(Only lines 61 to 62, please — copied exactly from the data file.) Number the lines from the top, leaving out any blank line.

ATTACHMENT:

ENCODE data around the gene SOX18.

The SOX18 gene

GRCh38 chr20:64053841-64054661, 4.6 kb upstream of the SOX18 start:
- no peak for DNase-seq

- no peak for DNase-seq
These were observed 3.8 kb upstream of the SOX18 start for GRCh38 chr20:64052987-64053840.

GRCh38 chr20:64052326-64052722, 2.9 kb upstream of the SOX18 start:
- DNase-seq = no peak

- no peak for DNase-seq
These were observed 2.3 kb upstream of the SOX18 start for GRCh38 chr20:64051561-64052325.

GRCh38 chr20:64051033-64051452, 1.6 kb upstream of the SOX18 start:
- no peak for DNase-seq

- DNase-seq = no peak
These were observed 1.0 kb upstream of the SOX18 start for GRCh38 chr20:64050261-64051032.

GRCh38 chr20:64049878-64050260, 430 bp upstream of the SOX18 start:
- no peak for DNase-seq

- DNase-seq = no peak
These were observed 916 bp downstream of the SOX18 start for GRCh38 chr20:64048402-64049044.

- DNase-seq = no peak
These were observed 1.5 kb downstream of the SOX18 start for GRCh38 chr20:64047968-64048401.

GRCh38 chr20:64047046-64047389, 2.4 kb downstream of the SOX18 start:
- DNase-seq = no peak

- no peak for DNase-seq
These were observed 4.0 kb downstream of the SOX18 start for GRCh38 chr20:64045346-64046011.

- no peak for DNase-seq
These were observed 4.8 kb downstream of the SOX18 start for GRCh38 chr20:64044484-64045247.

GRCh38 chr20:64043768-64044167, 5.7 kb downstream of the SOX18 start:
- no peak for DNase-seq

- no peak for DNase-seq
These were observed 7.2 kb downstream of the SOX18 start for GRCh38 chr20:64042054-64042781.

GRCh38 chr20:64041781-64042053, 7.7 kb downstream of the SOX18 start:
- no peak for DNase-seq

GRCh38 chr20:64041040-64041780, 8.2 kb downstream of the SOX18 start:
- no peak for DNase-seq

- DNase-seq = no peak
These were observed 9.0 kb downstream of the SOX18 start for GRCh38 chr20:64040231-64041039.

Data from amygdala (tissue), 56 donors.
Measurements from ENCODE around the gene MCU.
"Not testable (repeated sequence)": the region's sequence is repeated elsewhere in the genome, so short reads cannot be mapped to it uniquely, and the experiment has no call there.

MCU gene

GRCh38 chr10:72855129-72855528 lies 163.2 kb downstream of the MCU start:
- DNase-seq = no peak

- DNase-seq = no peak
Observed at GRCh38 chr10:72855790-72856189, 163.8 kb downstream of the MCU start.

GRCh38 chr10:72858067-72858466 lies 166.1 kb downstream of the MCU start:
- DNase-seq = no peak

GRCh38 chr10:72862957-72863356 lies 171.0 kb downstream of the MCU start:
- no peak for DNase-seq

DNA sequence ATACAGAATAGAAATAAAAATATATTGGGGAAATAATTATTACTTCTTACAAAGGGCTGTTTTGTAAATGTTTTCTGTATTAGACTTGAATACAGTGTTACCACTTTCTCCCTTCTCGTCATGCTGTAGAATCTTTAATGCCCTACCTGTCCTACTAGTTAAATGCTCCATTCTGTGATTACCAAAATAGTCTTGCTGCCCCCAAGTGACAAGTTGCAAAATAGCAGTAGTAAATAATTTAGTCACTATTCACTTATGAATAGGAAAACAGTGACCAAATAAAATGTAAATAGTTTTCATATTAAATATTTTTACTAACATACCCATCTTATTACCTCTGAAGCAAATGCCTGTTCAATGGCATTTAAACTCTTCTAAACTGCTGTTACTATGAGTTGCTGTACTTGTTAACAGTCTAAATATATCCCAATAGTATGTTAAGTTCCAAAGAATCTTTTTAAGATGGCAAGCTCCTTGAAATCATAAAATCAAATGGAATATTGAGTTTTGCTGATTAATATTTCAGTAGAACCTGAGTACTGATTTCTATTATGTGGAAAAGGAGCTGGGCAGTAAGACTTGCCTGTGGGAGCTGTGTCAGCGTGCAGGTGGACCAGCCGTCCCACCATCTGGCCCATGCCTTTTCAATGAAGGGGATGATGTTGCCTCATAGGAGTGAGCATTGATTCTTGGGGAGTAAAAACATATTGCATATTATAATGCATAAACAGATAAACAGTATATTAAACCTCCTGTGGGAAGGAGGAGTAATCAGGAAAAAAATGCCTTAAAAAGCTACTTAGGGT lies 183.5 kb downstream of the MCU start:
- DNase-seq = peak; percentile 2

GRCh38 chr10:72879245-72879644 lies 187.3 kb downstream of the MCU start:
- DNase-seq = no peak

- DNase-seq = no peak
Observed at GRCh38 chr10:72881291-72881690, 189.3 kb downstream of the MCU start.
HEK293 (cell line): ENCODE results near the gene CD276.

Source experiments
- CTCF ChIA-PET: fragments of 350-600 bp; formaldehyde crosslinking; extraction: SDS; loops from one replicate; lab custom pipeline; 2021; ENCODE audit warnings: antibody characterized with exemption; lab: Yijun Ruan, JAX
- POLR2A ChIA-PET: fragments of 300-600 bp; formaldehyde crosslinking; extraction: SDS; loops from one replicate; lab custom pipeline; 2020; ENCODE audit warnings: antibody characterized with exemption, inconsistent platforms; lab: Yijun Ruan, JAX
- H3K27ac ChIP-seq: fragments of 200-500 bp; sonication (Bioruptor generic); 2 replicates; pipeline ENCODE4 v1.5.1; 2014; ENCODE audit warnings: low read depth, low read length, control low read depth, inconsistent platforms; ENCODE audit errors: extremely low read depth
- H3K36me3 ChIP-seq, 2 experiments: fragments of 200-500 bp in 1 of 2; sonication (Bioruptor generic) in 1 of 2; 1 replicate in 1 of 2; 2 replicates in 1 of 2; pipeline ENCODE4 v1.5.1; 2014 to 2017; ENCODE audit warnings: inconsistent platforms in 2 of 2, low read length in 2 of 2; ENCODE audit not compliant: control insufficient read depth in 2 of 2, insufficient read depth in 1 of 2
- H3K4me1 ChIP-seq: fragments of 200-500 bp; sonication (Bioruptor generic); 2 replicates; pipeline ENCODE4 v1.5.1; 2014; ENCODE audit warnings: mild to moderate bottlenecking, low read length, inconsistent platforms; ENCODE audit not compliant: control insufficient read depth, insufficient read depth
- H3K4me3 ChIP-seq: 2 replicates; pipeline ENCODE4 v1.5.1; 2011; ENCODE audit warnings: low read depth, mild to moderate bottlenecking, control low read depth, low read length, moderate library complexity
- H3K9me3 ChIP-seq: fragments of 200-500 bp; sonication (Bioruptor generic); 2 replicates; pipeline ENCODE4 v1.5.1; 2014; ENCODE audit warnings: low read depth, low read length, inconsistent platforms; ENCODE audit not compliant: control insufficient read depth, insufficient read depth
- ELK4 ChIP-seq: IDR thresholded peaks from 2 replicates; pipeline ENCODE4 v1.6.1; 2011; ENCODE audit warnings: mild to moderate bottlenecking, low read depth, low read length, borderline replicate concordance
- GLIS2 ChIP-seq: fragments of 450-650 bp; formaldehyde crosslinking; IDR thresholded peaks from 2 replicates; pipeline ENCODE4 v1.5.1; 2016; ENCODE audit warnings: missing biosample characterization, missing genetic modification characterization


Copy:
- H3K4me1 ChIP-seq: fragments of 200-500 bp; sonication (Bioruptor generic); 2 replicates; pipeline ENCODE4 v1.5.1; 2014; ENCODE audit warnings: mild to moderate bottlenecking, low read length, inconsistent platforms; ENCODE audit not compliant: control insufficient read depth, insufficient read depth
- H3K4me3 ChIP-seq: 2 replicates; pipeline ENCODE4 v1.5.1; 2011; ENCODE audit warnings: low read depth, mild to moderate bottlenecking, control low read depth, low read length, moderate library complexity